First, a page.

She was joined by musician and activist Annie Lennox, model and activist Adwoa Aboah, former Prime Minister of Australia Julia Gillard, Let Us Learn founder Chrisann Jarrett and executive director of Campaign for Female Education, Angeline Murimirwa. Anne McElvoy, Senior Editor of the Economist, acted as chair for the panel.
Meghan said: “If things are wrong and there is a lack of justice and an inequality, someone needs to say something — and why can’t it be you?”
The 37-year-old also opened up about her hopes for her baby, saying she felt “the embryonic kicking of feminism”.
“I'd seen this documentary on Netflix on feminism and one of the things they said during pregnancy was, ‘I feel the embryonic kicking of feminism,"' the former Suits actress recalled.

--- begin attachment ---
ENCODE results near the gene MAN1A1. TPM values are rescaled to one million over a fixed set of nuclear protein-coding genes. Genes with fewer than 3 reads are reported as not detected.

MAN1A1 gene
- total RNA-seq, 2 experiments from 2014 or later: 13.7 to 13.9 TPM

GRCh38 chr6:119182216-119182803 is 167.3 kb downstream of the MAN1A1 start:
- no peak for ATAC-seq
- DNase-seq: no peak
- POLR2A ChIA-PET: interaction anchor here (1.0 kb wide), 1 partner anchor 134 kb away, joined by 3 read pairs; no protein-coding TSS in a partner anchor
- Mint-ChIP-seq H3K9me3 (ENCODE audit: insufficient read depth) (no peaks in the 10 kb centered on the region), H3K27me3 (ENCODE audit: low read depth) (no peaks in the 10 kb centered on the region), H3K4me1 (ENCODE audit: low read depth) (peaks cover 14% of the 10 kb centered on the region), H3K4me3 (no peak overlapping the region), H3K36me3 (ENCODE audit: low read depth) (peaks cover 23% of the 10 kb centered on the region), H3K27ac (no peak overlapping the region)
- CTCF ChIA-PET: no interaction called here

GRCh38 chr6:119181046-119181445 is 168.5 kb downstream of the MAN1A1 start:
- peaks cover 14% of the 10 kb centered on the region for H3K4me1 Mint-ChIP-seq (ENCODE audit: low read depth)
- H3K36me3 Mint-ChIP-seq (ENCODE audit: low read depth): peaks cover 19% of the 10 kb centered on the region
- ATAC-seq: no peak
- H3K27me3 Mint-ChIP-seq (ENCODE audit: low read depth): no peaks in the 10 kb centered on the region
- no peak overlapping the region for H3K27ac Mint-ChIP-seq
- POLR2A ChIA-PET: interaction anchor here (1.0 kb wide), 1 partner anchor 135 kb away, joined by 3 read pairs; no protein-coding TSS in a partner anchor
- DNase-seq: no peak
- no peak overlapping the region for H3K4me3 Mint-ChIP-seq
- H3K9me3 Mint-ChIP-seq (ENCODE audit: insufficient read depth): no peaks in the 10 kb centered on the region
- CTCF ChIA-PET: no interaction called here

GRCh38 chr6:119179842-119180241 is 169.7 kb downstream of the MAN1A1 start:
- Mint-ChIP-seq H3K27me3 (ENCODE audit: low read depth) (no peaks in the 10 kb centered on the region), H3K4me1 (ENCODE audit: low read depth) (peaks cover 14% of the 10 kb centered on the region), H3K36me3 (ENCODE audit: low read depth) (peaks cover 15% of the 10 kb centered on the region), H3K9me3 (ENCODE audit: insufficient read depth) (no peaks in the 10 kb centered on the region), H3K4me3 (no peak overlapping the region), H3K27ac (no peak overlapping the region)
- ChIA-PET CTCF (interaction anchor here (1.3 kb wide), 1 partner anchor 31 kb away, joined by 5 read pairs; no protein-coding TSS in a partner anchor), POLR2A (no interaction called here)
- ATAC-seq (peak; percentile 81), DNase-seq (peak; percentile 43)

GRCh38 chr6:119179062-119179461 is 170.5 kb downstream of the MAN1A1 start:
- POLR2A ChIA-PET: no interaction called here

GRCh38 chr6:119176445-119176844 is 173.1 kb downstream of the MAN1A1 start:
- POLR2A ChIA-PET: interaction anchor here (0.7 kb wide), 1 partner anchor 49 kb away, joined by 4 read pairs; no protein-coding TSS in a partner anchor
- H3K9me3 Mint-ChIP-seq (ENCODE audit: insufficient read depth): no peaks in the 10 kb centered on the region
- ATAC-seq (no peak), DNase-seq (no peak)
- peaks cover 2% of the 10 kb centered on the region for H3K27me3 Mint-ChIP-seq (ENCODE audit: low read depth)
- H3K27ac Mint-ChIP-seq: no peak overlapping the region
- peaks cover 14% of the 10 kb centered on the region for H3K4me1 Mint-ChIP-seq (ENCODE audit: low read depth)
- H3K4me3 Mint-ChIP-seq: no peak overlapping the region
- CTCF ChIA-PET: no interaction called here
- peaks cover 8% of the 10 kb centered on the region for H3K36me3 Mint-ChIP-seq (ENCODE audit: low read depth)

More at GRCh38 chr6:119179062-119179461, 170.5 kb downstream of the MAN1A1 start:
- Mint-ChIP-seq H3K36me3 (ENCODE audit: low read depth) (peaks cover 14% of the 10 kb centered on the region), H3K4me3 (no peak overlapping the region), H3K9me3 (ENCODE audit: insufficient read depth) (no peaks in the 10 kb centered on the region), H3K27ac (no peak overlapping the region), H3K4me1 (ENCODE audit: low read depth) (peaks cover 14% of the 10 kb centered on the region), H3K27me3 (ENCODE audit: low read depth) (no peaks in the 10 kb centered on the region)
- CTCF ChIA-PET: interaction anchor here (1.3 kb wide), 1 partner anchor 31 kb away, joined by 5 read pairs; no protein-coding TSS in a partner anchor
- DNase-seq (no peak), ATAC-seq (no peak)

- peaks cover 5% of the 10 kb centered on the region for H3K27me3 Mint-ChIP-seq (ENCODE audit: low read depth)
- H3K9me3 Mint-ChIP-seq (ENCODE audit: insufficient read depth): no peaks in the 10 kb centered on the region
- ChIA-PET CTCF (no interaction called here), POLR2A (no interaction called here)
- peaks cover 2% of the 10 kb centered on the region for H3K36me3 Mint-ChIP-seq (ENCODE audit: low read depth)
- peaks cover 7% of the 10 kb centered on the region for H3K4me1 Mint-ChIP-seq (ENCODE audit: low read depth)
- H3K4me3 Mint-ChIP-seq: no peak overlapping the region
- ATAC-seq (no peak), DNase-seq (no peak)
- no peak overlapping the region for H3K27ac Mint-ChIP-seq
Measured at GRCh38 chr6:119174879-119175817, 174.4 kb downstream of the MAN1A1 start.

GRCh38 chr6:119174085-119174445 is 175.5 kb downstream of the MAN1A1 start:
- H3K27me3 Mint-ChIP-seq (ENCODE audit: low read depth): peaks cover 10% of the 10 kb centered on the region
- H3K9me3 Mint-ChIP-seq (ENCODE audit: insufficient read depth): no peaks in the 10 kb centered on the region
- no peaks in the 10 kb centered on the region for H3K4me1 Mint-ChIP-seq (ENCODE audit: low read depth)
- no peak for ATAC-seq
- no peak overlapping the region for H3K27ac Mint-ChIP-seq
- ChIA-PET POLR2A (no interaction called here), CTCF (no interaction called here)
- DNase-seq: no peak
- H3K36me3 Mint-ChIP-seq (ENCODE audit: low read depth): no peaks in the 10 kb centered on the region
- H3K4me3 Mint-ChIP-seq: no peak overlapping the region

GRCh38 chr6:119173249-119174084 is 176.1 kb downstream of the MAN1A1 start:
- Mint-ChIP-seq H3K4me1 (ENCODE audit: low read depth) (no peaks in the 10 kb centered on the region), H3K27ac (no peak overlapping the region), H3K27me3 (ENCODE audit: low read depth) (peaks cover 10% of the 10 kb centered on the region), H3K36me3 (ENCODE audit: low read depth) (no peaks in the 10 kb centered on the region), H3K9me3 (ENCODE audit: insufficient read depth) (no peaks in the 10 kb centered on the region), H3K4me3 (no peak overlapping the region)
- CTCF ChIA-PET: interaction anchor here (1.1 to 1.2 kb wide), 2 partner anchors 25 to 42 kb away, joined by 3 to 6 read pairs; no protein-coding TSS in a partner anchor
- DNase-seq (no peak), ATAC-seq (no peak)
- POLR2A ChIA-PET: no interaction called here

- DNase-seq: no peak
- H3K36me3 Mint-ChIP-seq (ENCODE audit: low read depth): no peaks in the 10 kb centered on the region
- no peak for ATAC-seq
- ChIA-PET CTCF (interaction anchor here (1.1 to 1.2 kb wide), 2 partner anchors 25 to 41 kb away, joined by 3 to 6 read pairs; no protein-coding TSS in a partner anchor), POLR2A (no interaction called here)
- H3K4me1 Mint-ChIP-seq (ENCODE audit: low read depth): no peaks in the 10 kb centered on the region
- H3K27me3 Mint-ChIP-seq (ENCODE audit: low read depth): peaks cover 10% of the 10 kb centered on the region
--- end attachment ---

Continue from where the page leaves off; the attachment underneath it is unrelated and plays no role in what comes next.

It was also announced on Friday that Meghan has become Vice-President of The Queen’s Commonwealth Trust, of which the Queen is Patron and Prince Harry is President. The QCT exists to champion, fund and connect young leaders around the world.
“In her role as Vice-President of QCT, The Duchess of Sussex will highlight our partnerships with young people across the Commonwealth, and in particular our work supporting women and girls,” the QCT said in a statement.
Meghan was glowing in the "Azzura" black-and-white swirl-printed shift dress with a high collar from the U.K. brand, Reiss. She added a black blazer to the mix and wore black pumps and carried a black clutch by Stella McCartney.
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